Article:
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Empirical FuturesAnthropologists and Historians Engage the Work of Sidney W. Mintz$
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George Baca, Aisha Khan, and Stephan Palmie

Print publication date: 2009

Print ISBN-13: 9780807833452

Published to North Carolina Scholarship Online: July 2014

DOI: 10.5149/9780807895344_baca

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Toward an Anthropology of Excess

Toward an Anthropology of Excess

Wanting More (While Getting Less) on a Caribbean Global Periphery

(p.196) Toward an Anthropology of Excess
Empirical Futures

Samuel Martínez

University of North Carolina Press

This chapter focuses on Sidney Mintz's recasting of widely accepted conceptual binaries between personal experience and social meaning, which is considered one of his fundamental but perhaps still-underappreciated theoretical-interpretive innovations within the anthropological study of consumption. In much prior social research, what people feel as they consume goods was conventionally ignored in favor of consideration of what they think of goods as a sign of social status or identity. Inexplicit urges to consume were tacitly relegated by social researchers to the level of hereditary predispositions or other, nontheorizable phenomena, much less readily cognizable as the desires inculcated in us by society—such as aspirations to emulate superiors or to build or block certain social ties through the medium of goods. Mintz chooses instead to work on the middle ground in between those biology-culture and self-society dualisms.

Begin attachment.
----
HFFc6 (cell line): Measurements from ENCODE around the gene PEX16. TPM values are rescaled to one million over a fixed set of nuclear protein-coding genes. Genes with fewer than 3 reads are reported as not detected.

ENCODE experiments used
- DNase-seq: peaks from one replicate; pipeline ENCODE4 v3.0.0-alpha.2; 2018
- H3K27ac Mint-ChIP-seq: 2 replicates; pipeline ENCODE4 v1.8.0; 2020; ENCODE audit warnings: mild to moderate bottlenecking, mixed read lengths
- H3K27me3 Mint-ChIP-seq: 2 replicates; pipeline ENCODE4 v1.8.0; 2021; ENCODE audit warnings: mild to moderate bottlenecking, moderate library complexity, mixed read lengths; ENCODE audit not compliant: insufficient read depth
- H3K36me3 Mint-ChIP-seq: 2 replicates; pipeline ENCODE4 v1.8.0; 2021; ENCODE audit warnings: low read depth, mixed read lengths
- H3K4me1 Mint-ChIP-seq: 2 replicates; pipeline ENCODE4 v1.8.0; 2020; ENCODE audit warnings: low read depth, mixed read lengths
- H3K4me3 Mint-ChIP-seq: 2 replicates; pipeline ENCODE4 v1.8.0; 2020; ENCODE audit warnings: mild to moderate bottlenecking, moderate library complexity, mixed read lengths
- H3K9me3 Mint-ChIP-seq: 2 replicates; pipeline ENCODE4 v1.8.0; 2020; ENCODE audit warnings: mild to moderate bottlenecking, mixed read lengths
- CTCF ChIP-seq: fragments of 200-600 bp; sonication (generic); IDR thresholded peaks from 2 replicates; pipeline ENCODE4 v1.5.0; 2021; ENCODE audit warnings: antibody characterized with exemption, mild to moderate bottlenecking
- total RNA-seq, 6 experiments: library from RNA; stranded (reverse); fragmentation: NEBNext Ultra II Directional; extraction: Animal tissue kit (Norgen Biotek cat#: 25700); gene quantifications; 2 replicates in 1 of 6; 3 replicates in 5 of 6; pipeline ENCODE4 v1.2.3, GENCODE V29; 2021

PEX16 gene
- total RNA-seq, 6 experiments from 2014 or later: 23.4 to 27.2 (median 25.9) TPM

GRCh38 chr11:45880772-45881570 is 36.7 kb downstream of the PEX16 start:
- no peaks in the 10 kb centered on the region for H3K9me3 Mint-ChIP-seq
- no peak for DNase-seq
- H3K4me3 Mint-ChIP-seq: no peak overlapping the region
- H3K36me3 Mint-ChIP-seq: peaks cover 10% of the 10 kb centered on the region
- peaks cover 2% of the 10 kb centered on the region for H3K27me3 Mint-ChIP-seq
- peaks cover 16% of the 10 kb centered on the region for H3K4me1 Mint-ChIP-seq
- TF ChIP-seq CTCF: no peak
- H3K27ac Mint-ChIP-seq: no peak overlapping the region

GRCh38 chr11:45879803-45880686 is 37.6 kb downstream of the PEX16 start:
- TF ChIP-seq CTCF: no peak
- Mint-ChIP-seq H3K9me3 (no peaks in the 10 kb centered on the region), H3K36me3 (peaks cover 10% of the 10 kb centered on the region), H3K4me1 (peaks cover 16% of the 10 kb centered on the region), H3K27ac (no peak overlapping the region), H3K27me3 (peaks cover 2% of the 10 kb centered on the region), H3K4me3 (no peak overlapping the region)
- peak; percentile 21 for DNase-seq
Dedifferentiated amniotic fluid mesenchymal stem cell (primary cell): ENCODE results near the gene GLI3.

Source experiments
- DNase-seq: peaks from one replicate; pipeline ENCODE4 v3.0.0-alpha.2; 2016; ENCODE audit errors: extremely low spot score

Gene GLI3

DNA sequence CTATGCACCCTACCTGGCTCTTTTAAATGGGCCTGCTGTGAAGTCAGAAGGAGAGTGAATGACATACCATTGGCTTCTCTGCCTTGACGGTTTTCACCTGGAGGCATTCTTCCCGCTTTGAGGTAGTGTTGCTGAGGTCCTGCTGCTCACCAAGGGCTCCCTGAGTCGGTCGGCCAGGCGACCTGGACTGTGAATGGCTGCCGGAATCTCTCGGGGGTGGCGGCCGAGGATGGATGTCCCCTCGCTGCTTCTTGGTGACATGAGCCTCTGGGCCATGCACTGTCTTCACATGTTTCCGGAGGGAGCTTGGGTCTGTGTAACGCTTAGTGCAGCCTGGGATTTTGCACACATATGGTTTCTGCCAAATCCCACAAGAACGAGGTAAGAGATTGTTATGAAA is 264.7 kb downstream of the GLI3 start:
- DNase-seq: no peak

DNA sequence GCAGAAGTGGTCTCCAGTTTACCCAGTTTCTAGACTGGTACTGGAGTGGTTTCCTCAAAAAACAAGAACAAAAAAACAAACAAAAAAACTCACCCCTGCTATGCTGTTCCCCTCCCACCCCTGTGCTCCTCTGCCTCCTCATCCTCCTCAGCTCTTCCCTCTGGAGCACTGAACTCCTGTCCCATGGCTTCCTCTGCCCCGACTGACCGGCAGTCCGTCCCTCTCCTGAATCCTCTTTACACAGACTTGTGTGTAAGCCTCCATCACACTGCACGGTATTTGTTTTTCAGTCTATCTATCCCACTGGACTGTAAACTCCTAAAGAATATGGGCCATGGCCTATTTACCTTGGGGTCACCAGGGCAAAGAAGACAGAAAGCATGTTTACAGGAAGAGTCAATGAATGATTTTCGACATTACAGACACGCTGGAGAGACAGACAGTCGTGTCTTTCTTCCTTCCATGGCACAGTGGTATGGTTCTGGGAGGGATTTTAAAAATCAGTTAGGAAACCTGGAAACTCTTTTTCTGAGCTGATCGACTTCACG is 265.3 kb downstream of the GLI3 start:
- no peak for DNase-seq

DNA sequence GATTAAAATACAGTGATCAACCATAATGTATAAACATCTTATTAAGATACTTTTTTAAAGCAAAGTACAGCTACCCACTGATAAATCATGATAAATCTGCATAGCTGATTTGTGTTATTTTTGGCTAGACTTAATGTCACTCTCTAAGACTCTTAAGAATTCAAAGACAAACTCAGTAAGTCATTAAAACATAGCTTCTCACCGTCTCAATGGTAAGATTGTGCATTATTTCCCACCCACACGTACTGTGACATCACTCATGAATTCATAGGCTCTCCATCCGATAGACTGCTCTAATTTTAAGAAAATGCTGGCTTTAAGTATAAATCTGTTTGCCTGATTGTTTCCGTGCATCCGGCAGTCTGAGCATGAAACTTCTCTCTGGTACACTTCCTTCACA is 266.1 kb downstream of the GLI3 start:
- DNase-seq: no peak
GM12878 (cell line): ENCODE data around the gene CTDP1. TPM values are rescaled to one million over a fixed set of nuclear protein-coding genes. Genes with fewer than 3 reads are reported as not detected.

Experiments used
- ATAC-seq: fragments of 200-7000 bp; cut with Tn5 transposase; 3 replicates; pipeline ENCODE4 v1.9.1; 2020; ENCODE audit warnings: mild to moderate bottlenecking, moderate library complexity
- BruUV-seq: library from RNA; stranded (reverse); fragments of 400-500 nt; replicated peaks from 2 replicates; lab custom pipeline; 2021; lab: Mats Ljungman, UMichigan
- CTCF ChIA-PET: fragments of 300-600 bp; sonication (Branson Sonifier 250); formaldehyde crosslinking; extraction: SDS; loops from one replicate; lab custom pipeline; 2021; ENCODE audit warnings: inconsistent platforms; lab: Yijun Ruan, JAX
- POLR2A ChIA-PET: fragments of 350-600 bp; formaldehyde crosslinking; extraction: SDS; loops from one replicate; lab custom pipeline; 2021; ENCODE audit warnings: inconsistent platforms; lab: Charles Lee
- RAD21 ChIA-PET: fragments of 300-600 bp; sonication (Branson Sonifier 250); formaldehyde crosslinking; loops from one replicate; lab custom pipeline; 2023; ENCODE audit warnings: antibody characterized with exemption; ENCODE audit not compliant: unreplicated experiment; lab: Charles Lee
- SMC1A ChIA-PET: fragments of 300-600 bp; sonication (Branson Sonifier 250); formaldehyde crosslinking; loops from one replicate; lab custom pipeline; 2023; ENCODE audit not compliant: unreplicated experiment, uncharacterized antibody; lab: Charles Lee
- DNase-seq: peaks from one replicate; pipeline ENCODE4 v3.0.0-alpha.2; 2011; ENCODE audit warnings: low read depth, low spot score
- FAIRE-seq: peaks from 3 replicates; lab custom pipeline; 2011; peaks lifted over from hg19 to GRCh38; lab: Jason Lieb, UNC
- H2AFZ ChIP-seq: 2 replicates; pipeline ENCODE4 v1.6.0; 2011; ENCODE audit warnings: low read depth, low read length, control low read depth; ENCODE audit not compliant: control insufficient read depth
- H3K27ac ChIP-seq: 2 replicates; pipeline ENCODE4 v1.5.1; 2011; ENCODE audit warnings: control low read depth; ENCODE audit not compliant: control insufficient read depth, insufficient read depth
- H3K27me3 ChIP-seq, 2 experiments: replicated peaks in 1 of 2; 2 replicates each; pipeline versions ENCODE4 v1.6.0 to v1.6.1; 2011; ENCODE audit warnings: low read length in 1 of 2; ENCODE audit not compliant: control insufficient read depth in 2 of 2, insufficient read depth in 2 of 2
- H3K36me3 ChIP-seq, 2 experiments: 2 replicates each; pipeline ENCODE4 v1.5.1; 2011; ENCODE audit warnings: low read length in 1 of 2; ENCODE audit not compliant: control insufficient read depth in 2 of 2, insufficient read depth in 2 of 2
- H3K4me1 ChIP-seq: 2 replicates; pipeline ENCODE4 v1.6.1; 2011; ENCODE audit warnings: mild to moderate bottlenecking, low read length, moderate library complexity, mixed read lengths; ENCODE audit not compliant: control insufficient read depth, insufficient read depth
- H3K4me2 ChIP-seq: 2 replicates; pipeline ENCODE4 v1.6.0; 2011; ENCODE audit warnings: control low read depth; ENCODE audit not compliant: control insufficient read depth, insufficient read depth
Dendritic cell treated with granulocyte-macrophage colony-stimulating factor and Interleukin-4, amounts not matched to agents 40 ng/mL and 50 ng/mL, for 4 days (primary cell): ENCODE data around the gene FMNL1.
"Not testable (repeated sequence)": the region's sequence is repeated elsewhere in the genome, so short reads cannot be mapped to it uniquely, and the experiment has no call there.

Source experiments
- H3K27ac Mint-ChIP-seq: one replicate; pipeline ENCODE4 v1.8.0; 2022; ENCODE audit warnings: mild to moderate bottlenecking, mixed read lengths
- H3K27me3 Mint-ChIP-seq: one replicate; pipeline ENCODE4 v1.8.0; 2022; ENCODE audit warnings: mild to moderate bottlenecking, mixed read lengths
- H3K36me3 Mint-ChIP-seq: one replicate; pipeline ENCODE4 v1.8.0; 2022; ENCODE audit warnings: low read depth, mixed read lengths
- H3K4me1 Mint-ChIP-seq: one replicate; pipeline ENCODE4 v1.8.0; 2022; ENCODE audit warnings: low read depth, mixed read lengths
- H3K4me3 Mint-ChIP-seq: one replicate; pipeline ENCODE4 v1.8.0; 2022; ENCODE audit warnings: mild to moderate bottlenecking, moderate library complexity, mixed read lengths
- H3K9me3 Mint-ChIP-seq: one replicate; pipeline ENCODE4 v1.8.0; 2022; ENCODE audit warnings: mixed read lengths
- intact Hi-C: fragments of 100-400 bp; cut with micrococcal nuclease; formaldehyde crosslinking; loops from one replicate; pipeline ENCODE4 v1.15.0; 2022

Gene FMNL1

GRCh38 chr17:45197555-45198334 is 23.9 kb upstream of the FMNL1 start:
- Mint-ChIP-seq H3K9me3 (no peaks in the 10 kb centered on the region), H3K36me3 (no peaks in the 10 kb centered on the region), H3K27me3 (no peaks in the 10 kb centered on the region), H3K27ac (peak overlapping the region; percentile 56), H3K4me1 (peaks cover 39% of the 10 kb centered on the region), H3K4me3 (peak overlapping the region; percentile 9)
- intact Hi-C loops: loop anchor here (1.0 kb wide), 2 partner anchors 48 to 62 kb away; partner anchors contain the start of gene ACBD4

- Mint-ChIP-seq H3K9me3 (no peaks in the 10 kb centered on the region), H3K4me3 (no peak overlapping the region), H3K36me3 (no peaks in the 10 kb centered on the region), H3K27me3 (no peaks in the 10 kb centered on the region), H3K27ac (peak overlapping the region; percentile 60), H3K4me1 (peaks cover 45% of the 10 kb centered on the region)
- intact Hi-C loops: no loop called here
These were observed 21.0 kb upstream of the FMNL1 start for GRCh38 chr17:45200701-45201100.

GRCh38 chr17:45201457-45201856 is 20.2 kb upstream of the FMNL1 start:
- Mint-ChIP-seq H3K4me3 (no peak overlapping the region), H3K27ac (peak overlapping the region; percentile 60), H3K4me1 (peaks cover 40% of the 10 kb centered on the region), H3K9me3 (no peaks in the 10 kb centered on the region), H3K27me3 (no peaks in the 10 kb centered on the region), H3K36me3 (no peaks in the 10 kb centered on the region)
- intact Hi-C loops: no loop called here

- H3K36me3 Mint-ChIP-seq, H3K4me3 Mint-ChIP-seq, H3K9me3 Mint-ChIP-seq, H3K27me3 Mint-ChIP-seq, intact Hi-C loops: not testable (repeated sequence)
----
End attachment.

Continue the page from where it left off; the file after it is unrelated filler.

Keywords:   Sidney Mintz, conceptual binaries, personal experience, social meaning, theoretical-interpretive innovations, anthropological study, consumption

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